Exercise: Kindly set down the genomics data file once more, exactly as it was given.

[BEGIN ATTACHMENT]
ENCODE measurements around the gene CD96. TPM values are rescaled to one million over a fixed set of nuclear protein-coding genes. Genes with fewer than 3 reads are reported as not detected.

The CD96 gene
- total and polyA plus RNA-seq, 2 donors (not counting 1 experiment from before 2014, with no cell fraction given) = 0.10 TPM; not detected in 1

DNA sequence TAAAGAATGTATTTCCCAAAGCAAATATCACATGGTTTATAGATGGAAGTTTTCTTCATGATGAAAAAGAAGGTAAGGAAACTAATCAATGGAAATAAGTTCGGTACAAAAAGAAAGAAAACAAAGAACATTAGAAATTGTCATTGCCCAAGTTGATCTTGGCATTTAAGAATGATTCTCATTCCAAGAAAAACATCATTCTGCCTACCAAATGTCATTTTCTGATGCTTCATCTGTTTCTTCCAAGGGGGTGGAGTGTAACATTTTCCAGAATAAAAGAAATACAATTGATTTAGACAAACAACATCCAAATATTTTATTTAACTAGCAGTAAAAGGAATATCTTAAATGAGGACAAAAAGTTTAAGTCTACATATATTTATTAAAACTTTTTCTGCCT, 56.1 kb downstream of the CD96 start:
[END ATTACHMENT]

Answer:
ENCODE measurements around the gene CD96. TPM values are rescaled to one million over a fixed set of nuclear protein-coding genes. Genes with fewer than 3 reads are reported as not detected.

The CD96 gene
- total and polyA plus RNA-seq, 2 donors (not counting 1 experiment from before 2014, with no cell fraction given) = 0.10 TPM; not detected in 1

DNA sequence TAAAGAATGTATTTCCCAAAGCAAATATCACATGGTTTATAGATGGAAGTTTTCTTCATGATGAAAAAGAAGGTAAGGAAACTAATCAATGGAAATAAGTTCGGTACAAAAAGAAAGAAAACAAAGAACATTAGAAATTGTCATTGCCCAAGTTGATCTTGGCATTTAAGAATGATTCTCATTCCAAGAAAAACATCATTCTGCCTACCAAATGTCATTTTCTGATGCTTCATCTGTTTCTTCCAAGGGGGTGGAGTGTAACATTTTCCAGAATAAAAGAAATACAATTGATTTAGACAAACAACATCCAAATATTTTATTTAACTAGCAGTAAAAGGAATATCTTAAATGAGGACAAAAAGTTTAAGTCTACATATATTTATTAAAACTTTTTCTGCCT, 56.1 kb downstream of the CD96 start: